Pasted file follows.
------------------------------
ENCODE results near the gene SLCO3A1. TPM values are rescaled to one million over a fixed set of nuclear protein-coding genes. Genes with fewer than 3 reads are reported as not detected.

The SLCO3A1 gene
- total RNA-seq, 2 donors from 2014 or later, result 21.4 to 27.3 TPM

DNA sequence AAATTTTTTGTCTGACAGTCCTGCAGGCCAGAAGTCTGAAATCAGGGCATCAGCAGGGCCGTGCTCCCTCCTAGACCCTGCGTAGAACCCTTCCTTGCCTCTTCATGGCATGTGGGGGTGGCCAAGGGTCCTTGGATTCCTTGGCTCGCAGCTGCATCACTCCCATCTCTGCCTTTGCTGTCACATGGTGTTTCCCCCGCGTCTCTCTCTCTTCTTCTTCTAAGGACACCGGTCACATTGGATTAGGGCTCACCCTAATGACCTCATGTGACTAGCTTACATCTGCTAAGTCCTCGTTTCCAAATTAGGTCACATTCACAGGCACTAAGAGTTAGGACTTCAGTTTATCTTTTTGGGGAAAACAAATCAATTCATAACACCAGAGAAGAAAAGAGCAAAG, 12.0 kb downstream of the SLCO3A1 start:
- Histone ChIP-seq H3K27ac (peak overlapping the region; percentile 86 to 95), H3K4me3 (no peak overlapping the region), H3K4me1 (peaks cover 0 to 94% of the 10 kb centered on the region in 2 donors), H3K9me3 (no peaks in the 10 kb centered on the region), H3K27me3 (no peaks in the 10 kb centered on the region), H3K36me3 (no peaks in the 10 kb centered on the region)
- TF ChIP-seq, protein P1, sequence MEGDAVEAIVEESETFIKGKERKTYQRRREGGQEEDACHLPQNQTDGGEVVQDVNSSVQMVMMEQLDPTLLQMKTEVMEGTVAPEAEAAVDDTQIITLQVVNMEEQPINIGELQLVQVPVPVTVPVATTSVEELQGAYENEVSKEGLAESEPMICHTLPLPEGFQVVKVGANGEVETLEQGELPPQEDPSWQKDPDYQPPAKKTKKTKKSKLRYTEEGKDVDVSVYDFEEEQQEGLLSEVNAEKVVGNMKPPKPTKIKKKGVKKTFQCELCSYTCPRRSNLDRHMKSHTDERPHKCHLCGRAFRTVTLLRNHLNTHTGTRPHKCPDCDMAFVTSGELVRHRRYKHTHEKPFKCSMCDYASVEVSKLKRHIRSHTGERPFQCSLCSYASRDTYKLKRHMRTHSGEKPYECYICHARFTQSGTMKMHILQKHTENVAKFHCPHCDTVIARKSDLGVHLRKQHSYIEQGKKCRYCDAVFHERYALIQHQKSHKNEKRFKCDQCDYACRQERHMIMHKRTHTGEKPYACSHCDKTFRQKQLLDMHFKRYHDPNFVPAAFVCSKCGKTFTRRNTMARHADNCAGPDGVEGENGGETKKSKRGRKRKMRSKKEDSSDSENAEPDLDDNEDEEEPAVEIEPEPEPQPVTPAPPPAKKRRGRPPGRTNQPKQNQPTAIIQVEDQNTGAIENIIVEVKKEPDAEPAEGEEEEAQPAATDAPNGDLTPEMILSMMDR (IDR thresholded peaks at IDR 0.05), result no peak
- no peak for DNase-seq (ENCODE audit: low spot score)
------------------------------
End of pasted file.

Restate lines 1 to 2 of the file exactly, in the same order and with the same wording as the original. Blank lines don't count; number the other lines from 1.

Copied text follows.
ENCODE results near the gene SLCO3A1. TPM values are rescaled to one million over a fixed set of nuclear protein-coding genes. Genes with fewer than 3 reads are reported as not detected.

The SLCO3A1 gene